NFC-Enabled Mobile Banking Apps
Also involved in the pilot program is payments processing provider FIS and the payments specialist Monitise, which the bank credited with the development of the mobile banking application. Actually, there are two mobile apps involved – one written for BlackBerry smartphones, while the other is an iPhone app. Both offer similar functionality, Venturo says.
Using the apps, customers can perform balance inquiries, pay their bills, see their transaction history, and even switch on or off the NFC functionality. The balance inquiry, specifically, is updated in real-time, reflecting the transactions that were just made at checkout.
Ironically, the on/off switch is provided to address customers’ fears regarding this new technology’s security, despite the fact that NFC, in truth, provides more security than the mag stripe standard used on credit cards today. That feature may or may not arrive in the commercial product, if one is to launch.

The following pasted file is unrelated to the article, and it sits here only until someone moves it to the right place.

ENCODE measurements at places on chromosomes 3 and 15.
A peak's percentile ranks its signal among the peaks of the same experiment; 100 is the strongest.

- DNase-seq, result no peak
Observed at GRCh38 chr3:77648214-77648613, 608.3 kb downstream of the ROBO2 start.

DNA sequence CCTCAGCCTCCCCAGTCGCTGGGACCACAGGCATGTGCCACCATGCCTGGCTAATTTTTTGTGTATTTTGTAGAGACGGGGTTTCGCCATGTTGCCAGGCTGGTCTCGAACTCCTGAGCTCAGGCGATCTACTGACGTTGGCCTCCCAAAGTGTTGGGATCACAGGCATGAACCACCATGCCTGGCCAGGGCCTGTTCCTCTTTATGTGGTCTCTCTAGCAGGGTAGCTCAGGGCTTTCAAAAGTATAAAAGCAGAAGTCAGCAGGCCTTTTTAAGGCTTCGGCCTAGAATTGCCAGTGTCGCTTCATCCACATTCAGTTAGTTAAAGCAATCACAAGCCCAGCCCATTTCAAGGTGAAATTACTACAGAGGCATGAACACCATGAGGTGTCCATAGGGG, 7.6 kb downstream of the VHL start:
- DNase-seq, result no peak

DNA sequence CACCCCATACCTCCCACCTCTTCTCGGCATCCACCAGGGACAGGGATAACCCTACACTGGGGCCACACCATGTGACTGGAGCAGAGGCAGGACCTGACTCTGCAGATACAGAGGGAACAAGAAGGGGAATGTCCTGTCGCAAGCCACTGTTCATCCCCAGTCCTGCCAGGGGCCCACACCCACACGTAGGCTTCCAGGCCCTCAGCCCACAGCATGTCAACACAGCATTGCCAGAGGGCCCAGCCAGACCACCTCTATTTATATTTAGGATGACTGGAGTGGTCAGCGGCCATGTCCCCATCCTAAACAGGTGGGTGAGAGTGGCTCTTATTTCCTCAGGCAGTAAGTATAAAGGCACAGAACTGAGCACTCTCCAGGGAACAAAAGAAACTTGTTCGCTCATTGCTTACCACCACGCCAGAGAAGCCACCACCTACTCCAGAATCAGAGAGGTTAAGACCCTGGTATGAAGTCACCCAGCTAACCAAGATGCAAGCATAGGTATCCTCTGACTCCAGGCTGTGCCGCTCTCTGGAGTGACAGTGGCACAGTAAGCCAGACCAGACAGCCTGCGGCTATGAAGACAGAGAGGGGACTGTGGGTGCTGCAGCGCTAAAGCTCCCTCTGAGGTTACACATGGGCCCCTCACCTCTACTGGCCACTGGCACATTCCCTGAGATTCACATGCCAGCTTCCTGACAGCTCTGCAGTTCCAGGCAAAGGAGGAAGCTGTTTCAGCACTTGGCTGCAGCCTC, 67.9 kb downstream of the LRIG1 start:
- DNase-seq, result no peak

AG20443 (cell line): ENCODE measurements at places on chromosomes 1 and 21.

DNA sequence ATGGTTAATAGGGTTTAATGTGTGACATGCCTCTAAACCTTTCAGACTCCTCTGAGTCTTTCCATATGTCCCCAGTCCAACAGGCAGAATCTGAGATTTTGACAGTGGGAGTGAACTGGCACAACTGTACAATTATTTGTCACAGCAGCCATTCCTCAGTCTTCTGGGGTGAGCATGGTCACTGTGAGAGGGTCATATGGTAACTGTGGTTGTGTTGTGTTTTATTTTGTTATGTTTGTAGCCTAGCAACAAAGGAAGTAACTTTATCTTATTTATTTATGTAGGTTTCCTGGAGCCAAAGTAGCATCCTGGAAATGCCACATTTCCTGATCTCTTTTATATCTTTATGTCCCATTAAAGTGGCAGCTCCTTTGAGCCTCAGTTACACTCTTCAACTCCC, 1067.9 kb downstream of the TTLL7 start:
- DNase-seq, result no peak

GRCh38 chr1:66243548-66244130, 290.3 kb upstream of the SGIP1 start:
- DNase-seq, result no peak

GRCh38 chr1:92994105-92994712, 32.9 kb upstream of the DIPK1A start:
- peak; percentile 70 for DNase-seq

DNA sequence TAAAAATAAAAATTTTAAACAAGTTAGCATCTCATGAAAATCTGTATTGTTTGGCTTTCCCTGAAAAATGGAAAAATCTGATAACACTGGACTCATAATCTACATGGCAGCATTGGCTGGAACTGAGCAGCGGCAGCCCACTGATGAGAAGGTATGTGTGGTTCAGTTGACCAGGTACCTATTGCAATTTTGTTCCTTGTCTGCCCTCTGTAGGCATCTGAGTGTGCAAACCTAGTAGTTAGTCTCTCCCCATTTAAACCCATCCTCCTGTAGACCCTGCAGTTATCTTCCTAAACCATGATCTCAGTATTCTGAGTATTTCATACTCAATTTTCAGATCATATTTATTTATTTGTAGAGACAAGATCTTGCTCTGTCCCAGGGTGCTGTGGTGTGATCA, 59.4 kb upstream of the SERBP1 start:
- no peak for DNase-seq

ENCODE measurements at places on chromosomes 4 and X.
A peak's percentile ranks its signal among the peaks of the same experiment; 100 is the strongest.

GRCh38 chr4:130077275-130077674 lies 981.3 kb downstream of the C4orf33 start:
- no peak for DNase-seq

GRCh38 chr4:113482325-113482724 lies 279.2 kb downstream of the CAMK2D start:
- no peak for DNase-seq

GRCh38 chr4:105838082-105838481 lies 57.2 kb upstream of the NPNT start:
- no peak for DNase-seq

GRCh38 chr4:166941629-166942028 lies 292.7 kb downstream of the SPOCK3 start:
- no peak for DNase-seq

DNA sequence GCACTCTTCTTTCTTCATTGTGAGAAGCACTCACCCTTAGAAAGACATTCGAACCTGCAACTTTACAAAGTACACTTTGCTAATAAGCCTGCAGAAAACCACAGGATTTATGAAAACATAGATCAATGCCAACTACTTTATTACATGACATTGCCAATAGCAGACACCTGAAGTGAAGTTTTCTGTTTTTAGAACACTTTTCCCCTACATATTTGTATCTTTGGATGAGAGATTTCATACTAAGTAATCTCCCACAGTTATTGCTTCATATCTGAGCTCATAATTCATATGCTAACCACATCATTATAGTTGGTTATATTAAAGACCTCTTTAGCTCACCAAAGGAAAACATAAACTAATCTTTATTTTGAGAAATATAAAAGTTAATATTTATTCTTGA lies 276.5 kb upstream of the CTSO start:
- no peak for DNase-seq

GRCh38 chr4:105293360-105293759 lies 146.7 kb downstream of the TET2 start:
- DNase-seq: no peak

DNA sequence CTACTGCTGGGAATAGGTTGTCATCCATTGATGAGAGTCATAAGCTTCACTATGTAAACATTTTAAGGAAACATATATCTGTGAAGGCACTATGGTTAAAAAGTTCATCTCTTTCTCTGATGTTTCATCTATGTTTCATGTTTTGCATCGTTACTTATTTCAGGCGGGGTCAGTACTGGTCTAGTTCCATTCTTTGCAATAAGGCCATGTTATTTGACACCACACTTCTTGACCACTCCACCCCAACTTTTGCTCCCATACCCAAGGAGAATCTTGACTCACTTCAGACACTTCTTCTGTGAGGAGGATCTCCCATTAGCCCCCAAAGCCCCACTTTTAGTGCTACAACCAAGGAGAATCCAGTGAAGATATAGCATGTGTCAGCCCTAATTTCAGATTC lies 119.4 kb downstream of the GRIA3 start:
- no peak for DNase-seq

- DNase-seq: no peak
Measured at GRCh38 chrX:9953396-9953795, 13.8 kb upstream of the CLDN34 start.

Once enabled, these mobile phones can be used anywhere Visa has its contactless payment terminals in place. Merchants accepting these transactions exist in locations that range from pharmacies to fast food restaurants and even some convenience stores.
How the System Works
Customers participating in the pilot program receive the microSD card or iPhone case in the mail at the same time as their new credit card arrives. Included in the package are instructions as to how to insert the chip into the phone (or use the case), plus how to enable and use the mobile application.
At point-of-sale, customers can switch on the NFC functionality within the mobile application (if it was not on already), then simply wave their phone in front of the Visa payWave terminal in order to complete the transaction.
So far, the testers have found the process easy. “We’re really happy with the pilot program’s progress,” Venturo told us in March, while noting that U.S. Bank continues to refine the overall experience.